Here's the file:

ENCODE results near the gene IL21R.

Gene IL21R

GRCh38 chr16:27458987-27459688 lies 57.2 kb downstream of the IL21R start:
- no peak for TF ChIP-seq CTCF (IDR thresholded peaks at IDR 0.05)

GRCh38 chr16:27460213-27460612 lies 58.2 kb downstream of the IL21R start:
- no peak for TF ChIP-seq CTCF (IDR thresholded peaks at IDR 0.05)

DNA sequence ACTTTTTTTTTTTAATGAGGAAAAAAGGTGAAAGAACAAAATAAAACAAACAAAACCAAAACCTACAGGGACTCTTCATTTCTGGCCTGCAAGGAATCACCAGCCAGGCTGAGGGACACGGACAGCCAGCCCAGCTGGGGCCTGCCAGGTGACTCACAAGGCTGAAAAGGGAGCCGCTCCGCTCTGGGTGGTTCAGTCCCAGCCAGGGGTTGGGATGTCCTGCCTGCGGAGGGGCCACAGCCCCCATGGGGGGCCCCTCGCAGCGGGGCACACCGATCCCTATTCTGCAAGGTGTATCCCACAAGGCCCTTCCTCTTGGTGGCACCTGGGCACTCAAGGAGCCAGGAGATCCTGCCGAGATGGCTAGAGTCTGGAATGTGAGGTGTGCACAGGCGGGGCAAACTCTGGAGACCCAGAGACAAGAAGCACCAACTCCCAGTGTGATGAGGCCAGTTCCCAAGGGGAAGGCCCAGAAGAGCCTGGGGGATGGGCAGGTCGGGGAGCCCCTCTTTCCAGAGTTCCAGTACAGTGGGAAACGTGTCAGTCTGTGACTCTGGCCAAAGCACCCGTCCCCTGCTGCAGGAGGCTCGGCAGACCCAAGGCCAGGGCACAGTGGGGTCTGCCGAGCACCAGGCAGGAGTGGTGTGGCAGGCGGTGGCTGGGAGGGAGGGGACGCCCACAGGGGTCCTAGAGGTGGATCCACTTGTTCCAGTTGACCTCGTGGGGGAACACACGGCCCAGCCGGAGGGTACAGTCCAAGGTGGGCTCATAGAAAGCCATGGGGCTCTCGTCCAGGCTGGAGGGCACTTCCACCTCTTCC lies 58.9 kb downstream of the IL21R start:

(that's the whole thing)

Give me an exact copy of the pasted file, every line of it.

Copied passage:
ENCODE results near the gene IL21R.

Gene IL21R

GRCh38 chr16:27458987-27459688 lies 57.2 kb downstream of the IL21R start:
- no peak for TF ChIP-seq CTCF (IDR thresholded peaks at IDR 0.05)

GRCh38 chr16:27460213-27460612 lies 58.2 kb downstream of the IL21R start:
- no peak for TF ChIP-seq CTCF (IDR thresholded peaks at IDR 0.05)

DNA sequence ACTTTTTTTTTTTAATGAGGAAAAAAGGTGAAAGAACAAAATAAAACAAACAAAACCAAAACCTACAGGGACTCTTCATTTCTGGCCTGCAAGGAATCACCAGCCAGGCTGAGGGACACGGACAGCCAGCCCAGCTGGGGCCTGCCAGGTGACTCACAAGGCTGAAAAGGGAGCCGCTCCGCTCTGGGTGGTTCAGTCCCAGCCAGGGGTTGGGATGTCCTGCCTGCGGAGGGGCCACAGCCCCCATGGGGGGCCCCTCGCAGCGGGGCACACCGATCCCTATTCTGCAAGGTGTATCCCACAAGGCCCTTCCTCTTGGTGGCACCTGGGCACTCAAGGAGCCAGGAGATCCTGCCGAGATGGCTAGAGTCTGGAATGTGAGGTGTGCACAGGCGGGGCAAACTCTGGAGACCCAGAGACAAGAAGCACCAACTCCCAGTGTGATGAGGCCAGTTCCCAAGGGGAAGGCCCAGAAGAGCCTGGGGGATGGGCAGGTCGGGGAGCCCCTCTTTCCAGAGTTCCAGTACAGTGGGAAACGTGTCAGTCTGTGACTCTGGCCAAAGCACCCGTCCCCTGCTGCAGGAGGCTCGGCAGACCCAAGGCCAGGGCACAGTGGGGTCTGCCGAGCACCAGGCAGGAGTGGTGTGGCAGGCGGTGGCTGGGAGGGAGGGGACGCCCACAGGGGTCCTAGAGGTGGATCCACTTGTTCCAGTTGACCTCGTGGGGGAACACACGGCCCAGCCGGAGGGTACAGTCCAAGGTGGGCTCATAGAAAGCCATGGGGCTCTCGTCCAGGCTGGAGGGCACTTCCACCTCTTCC lies 58.9 kb downstream of the IL21R start: